All that ‘saved’ money, be it off or on shore, is cumulatively a ticking time bomb unless spent, repatriated by investment or through taxation, particularly in terms of inflation.

      Venal, myopic politicians have tacitly encouraged and allowed big business to adopt an increasingly parasitic model, gorge itself on its hosts and hoard its rewards for far too long under the premise (and promise) of wealth creation and the constant empty threat of plying their trade elsewhere, leaving the debt/money creation system as we know it stretched to the max and possibly broken beyond repair.

      Even the state’s magic money tree has its limits.

  13. DJG

    I agree with lyman alpha blob: The decline in wages means a decline in household savings, which implies that corporations are now looting personal savings, too. In the U S of A, which has had low personal savings rates, you now see a debt-ridden middle class. As Hannah Arendt pointed out, wealth means property, assets like a paid-off house or land. The U.S. middle class doesn’t have wealth. It has debt.

    Meanwhile, this is rich:
    “capital market imperfections such as dividend taxes”

    My immediate response is, Then raise the tax rates. If the supposedly free market has imperfections (may the market gods avert their eyes), then let’s raise taxes to get some revenue and reshaping of the market out of it. (And “capital market imperfections” also strikes me as a typically Chicago Boothian mealy-mouthed formulation for Friedmanian fundamentalism.)

    And why even allow stock buybacks? Why would they ever be in the best interest of a company that is profitable? For the vanity of the “named executives”? (You can tell that it is proxy season, and as the owner of a few IRAs and SEPs, I have just voted my 103.7 HP Enterprise stocks–against the foolishness.)

    On the other hand, at least these three were willing to “go there.” They have shown themselves to be B-school heretics with an article like this, I s’pose.

  14. Robert NYC

    There is no savings glut, global, corporate or otherwise! There is global dollar debt glut and money is just one type of debt in the system. Of course there appears to be too much money/savings in the system because people don’t truly understand money. So called money is created when banks make loans and we live in a world drowning in debt which means it is drowning in money as well. This is a paradoxical and confusing point but true nonetheless. The debt and money get separated after creation, with the debt being widely dispersed as a general rule and the money more highly concentrated which confuses the issue for most people. And American companies don’t pay much, if any tax, which also adds to this issue. If they did they wouldn’t haves so much of this so called money.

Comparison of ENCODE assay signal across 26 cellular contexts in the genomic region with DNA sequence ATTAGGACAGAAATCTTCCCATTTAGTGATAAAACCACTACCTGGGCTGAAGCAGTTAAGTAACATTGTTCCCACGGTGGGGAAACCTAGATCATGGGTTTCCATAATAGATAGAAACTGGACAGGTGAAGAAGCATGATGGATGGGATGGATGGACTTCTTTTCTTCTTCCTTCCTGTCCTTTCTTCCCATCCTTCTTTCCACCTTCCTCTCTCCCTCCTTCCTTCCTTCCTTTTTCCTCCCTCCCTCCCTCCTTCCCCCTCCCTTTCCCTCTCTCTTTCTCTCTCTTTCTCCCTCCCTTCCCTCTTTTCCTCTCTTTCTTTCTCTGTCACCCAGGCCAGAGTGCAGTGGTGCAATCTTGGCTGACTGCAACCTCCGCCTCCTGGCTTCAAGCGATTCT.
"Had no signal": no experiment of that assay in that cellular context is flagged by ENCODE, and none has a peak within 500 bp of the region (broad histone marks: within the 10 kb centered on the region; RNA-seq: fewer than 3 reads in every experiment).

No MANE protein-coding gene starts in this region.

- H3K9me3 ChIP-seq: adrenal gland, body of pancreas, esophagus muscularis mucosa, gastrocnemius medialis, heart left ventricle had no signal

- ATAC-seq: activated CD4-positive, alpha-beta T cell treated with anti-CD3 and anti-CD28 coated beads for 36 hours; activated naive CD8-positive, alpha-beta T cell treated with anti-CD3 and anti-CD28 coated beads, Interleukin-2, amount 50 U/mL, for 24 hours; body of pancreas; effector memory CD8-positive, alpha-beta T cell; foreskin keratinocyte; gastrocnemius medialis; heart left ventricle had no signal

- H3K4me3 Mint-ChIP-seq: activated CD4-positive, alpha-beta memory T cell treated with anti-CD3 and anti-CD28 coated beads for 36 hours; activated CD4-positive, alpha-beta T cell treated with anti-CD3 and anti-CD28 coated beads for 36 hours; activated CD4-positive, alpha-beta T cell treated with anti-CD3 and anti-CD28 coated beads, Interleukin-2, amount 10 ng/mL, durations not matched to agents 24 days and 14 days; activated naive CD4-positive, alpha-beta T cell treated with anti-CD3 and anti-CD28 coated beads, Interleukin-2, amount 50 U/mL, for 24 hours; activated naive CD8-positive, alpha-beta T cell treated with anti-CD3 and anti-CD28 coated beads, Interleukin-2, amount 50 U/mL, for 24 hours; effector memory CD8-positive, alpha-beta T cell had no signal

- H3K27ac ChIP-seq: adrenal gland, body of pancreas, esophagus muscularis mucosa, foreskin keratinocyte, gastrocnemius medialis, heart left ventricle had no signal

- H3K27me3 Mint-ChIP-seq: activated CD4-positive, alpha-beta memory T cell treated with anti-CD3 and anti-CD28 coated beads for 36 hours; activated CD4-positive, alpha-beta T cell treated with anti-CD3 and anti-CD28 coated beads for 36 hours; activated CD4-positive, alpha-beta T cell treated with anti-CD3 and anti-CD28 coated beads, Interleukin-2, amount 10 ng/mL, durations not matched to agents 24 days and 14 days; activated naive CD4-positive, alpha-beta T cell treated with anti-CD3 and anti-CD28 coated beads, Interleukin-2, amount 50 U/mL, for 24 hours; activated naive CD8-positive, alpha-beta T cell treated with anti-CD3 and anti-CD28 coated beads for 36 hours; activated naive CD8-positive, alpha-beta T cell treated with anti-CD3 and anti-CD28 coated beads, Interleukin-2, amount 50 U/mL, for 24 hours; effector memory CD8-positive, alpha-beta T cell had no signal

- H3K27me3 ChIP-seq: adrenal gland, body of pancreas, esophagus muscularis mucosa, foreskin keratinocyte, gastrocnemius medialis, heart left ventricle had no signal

The fundamental issue here is an explosion of debt and money over the last 30 years and how it has been distributed. Someday this will be properly understood and seen for what it is. The greatest scams in human history.

    1. nothing but the truth


      the hint is the debt to GDP ratio,

      As the debt to GDP ratio has exploded, there is nowhere for that extra money to go. Hence we have exploding asset prices.

      Basically it makes more sense to invest in financial assets (esp property) than in production.

      all thanks to fake money.

    2. Danny Weil

      Financial capitalism is the system now. Not industrial capitalism and yes, it is one of the biggest three card Monty scams ever to have existed.

  15. Robert NYC

    There will be no return to normal in a world economy swamped in debt. That is the legacy of the great era of bubble finance. It pyramided up assets prices and buried the economy under a mountain of debt and rentier claims associated with those inflated prices. The natural outcome of this should have been a brutal deflationary collapse which would have cleansed the system but that of course was unacceptable. The financial engineers at the central banks kicked the can down the road by ginning up a bunch of new accounting entries that delayed the day of reckoning, but it is still out there.

    1. sunny129

      Well put!

      DEBT has been a universal panacea for all the financial problems, all across the globe both Public & private!

      All of them are at record levels since 2009! Housing bubble is back to it’s previous peak, Sub-Prime auto credit loans with inclreasing defaults and of course ever increasing student DEBT!

      What could go wrong?

    2. templar555510

      Your comment is spot-on. We are at, or very close to, the point of the polar equivalent of 1989 just before the collapse of communism and the chaos that followed . When our bubble economies in the west collapse as surely they will there will be chaos and it won’t be pretty .

    3. weilunion

      With growing unemployment debt is the only thing that keeps many people alive — including the holders.